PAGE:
[caption id="attachment_1061" align="alignleft" width="400" caption="The tomatoes have to be blanched and peeled"][/caption]

[caption id="attachment_1062" align="alignleft" width="400" caption="After cooking in caramel for a while, they're covered with dough, which is then baked."][/caption]

[caption id="attachment_1063" align="alignleft" width="400" caption="When that's done, it's flipped. What you can see here is a bunch of tomatoes under a layer of very dark caramel"][/caption]

[caption id="attachment_1064" align="alignleft" width="400" caption="And then it can be enjoyed!"][/caption]

I had a bunch of leftover tomatoes recently that were probably not going to survive until I could use them. I also have been thinking a lot lately about how tomatoes are really a fruit… (as by the way are zucchini and a bunch of other “vegetables”, but more about that later).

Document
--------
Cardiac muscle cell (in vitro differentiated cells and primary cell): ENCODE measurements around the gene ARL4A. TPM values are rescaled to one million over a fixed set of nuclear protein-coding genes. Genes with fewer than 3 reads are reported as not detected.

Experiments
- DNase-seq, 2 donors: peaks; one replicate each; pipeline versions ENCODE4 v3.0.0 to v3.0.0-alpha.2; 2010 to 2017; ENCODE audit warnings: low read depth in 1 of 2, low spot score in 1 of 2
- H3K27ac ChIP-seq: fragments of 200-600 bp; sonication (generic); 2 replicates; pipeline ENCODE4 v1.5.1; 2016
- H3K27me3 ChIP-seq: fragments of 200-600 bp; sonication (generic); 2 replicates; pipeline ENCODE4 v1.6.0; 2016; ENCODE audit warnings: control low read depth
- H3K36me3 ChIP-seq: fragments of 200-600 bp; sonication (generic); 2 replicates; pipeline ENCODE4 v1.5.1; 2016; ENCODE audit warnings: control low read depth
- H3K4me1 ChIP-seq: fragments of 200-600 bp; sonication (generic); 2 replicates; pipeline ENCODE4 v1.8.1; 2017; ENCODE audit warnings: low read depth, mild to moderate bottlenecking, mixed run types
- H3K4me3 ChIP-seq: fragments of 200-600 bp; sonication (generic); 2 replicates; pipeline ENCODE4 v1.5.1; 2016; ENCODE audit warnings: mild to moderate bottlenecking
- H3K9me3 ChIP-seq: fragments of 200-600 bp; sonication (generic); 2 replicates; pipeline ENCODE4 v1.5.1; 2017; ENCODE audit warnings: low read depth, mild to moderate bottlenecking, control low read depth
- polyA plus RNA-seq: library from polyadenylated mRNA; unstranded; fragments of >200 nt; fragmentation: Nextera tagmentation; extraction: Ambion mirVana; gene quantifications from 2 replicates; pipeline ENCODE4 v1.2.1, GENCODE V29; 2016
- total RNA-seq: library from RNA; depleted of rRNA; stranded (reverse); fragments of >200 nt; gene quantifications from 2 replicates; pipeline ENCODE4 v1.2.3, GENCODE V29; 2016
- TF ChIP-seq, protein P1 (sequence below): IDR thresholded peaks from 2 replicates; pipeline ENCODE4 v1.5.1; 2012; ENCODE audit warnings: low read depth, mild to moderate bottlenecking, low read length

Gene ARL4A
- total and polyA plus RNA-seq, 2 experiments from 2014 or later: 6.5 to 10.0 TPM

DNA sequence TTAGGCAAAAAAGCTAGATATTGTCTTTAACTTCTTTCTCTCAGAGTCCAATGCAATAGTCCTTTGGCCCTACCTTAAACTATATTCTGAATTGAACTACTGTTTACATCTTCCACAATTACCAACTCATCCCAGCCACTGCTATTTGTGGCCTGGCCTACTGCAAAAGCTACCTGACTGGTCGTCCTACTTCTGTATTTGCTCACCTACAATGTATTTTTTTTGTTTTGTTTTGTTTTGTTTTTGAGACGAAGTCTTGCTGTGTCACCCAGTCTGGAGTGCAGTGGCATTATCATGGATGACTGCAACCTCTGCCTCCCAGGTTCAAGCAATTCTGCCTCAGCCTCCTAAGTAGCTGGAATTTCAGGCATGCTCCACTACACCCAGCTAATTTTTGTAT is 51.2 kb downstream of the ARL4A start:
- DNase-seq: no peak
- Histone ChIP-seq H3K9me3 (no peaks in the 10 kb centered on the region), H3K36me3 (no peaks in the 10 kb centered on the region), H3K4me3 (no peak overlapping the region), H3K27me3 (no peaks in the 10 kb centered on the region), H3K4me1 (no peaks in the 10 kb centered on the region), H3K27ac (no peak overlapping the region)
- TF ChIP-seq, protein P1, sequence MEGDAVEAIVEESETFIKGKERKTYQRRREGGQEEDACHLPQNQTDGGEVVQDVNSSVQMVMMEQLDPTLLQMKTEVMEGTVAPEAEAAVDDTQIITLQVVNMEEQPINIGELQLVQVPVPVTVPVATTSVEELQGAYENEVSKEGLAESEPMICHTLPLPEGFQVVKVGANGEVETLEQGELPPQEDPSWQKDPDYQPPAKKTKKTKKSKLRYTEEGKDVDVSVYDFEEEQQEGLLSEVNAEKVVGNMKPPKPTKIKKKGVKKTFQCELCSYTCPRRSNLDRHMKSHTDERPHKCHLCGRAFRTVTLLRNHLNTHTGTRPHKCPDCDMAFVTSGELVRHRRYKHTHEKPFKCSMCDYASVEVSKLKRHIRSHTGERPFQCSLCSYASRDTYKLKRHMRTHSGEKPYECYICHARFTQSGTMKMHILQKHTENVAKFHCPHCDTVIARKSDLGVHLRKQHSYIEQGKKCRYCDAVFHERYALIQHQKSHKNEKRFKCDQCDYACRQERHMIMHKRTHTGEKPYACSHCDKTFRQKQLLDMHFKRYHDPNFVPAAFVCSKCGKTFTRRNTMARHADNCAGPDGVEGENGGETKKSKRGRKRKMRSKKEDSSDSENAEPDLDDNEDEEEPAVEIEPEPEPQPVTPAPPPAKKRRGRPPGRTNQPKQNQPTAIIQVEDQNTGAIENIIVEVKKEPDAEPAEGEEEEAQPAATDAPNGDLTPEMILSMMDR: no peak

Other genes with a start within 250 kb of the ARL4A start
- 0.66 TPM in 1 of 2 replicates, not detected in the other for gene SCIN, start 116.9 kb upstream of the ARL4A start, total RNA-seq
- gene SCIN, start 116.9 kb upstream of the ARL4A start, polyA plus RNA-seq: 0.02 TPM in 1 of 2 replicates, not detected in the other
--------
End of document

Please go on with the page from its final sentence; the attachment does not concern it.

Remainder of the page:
One of my favorite recipes to make is apple tarte tatin. So I thought, I’ve heard of people making tomato tarte tatin, and it is a fruit anyway, so why not try it? I used this apple tarte tatin recipe, but substituted blanched, peeled tomatoes for apples.

The resulting tart strikes a strange balance between savory and sweet. The caramel, of course, is sweet and sugary (though I may have overcooked it a little bit - don’t make caramel on high heat!). But the tomatoes are savory, and don’t magically become sweet through the cooking process. It’s very hard to describe. Smoky, but also sweet. Tart and maybe even a little bitter, but after you swallow the sweetness comes out.

Good with coffee.